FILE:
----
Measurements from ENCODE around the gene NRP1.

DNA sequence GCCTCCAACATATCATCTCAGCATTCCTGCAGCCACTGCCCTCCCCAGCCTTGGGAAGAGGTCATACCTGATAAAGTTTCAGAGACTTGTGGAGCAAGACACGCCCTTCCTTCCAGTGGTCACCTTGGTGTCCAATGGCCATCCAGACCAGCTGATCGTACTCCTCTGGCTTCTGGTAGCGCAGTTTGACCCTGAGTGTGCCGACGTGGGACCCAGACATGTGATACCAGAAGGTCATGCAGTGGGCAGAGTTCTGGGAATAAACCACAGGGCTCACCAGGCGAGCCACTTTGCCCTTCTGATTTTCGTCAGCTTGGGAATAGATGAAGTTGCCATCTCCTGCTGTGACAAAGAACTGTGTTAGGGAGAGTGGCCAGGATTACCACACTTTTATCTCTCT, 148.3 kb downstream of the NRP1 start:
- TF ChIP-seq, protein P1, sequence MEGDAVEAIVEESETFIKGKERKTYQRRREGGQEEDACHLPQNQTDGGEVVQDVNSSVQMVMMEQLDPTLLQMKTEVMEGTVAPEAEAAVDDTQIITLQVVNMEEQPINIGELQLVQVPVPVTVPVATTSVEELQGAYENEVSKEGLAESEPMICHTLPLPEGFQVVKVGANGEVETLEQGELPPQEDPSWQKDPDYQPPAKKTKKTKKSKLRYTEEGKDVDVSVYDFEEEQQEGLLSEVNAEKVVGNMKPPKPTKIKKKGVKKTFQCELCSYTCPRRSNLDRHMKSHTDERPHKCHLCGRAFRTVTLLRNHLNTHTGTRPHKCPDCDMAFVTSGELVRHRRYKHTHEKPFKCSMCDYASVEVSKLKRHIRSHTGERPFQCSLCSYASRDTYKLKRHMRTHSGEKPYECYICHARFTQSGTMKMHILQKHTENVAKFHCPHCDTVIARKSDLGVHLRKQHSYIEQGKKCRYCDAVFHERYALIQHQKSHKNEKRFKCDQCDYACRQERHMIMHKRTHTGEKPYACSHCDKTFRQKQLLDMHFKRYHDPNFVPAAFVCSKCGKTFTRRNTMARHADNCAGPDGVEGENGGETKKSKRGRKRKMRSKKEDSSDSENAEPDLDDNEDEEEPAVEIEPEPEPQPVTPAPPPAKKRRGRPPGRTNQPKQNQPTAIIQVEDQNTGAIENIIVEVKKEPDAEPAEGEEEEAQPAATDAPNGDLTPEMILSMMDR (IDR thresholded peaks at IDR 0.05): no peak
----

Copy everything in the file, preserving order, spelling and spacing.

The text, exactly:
Measurements from ENCODE around the gene NRP1.

DNA sequence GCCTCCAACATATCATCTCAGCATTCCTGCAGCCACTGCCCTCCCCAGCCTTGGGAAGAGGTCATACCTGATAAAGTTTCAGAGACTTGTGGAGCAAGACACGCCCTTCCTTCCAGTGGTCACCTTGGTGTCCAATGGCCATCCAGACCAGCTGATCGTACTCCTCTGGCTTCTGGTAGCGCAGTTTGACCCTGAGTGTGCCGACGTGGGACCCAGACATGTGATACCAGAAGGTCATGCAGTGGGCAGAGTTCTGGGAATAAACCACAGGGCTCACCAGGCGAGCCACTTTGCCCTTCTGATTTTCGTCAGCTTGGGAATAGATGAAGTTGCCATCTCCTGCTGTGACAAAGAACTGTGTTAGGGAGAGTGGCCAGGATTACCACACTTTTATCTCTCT, 148.3 kb downstream of the NRP1 start:
- TF ChIP-seq, protein P1, sequence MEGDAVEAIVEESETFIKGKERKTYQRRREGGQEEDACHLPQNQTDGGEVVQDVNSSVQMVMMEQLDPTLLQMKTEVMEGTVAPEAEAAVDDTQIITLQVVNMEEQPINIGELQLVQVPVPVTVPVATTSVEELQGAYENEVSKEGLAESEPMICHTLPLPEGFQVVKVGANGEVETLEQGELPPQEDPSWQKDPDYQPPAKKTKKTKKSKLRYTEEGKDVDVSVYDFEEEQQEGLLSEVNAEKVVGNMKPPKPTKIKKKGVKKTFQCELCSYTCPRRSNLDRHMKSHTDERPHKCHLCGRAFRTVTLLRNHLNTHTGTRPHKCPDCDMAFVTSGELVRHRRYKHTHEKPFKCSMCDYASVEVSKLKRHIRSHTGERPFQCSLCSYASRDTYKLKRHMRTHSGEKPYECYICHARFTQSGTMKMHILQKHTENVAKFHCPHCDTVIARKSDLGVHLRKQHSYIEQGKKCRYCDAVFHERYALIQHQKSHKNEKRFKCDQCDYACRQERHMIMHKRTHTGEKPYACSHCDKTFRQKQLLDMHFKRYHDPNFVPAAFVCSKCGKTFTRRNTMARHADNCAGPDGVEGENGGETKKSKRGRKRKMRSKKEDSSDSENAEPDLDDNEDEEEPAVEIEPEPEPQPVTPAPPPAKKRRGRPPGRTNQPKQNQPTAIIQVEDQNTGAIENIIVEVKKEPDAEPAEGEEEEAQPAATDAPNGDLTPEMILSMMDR (IDR thresholded peaks at IDR 0.05): no peak